In a hard-hitting session from the 2022 Fall Clinical Dermatology Conference for PAs & NPs, April Armstrong, MD, MPH, dove into PAD technology and future innovations in psoriasis treatment.
At the 2022 Fall Clinical Dermatology Conference for PAs & NPs, held June 3 to June 5, in Scottsdale, Arizona, April Armstrong MD, MPH, a professor of dermatology and associate dean of clinical research at the Keck School Faculty of University of Southern California, in Los Angeles, dove into Poly-Aphron Dipersion (PAD) technology to help drive combination treatment in psoriasis.1
PAD technology helps solve the issue of the pH incompatibility of calcipotriene (CAL) and betamethasone (BDP)—with BDP requiring a pH of 4 to 6 and CAL requiring a pH of 8 or greater to be effective—by producing separate, but stable droplets of each, according to Armstrong.2 The PAD technology droplets require low levels of surfactant, Armstrong explained, thus having less potential for irritation.3
This technology combined with the 0.005% CAL and 0.064% BDP cream (Wynzora; MC2 Therapeutics), which was FDA-approved in July 2020 to treat patients with plaque psoriasis, demonstrated efficacy in a recent study.4 When the 0.005% CAL and 0.064% BDP cream was compared to the non-PAD technology using CAL/BDP gel in a phase 3 trial at 8 weeks. Data showed that patients receiving the cream achieved greater physician global assessment (PGA) success than the gel—43.2% vs 31.9% respectively.
This 0.005% CAL and 0.064% BDP cream was also studied for scalp psoriasis. In a pooled analysis of 2 phase 3 multicenter, randomized, investigator-blind, active, and vehicle-controlled trials (NCT03308799) (NCT03802344) comparing the cream to a vehicle in patients (n=1271), investigators found the 50.8% of those who received the cream vs 9.3 % of patients in the vehicle group met PGA success, respectively, at 8 weeks.5
This success was demonstrated further in the Psoriasis Area Severity Index (PASI) 75 scores and the Dermatology Life Quality Index (DQLI), with 42.3% of patients achieving PASI 75 and 45.9% achieving DQLI of 0 or 1 in the CAL BDP cream group (p=.0008, p=.0016, respectively.)5
Armstrong also covered tapinarof cream 1%, (Vtama; Dermavant Sciences), which was approved by the FDA on May 24, 2022 to treat plaque psoriasis in adult patients with the condition.6 This aryl hydrocarbon receptor agonist is the first steroid-free topical that is FDA-approved in this class of treatments. She showed results from the PSOARING 1 (NCT03956355), PSOARING 1 (NCT03983980) and PSOARING 3 (NCT04053387) phase 3 clinical trials for the cream, all of which found the treatment to be safe and effective in patients with psoriasis.7,8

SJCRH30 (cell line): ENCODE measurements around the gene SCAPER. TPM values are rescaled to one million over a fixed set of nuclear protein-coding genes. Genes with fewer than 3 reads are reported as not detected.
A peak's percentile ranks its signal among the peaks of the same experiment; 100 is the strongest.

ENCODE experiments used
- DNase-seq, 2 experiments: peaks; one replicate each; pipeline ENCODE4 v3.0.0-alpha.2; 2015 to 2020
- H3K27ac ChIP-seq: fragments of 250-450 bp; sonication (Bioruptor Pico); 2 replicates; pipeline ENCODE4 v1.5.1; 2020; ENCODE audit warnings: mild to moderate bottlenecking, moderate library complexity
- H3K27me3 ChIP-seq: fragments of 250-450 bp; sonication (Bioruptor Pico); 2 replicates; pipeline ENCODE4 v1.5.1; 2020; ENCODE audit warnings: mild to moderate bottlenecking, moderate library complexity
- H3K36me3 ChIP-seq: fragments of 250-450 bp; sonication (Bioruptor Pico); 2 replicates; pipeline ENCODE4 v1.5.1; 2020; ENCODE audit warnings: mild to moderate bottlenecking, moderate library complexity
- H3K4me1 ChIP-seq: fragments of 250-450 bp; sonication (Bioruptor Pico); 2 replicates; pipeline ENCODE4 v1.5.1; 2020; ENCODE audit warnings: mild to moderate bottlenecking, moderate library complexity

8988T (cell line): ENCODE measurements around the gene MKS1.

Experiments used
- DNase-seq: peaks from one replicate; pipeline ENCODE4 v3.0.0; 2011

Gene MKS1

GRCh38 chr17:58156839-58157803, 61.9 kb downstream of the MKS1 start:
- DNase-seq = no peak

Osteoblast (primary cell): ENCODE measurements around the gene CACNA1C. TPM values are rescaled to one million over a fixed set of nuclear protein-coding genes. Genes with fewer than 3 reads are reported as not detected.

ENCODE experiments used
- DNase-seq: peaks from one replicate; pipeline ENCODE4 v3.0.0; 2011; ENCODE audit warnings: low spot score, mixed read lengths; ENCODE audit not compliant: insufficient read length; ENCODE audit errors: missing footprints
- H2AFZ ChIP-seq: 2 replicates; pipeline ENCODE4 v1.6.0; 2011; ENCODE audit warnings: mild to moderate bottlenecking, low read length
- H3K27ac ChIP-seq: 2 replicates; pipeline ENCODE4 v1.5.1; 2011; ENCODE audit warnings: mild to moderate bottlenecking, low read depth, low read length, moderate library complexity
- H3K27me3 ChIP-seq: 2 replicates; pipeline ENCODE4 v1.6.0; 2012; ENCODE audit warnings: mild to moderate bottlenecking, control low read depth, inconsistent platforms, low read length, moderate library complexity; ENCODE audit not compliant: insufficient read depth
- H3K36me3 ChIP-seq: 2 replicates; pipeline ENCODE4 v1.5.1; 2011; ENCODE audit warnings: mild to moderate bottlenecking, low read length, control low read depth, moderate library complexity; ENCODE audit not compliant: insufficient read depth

In PSOARING 1 and PSOARING 2, the primary endpoint in both studies was PGA response of clear (0) or almost clear (1) at week 12 and a 2 or greater grade improvement in PGA score from baseline to week 12. In these trials, 35.4% and 40.2% of patients on tapinarof cream 1% met treatment success at week 12 in trial 1 and 2 respectively.7 There was also treatment success in 36.1% and 47.6% of patients on tapinarof cream 1% who reached PASI 75.7 In PSOARING 3, it was found that the median duration of remittive effect of 115 days.8
On the horizon is topical roflumilast cream (ARQ-154, Arcutis Biotherapeutics Inc), Armstrong noted. This selective and highly potent phosphodiesterase-4 (PDE4) inhibitor was formulated for use on all areas of the body. The FDA assigned the application a PDUFA target action date of July 29, 2022.9
Armstrong is a research investigator and/or scientific advisor to AbbVie, Almirall, Arcutis Biotherapeutics, ASLAN Pharmaceuticals, Beiersdorf, Boehringer Ingelheim, Bristol Meyer Squibb, Janssen Pharmaceuticals, Eli Lilly & Company, Nimbus Therapeutics, LLC, Novartis, Ortho Dermatologics, Sun Pharma, Dermavant Sciences, Inc, Dermira, Sanofi, Regeneron Pharmaceuticals, Inc, and Modernizing Medicine.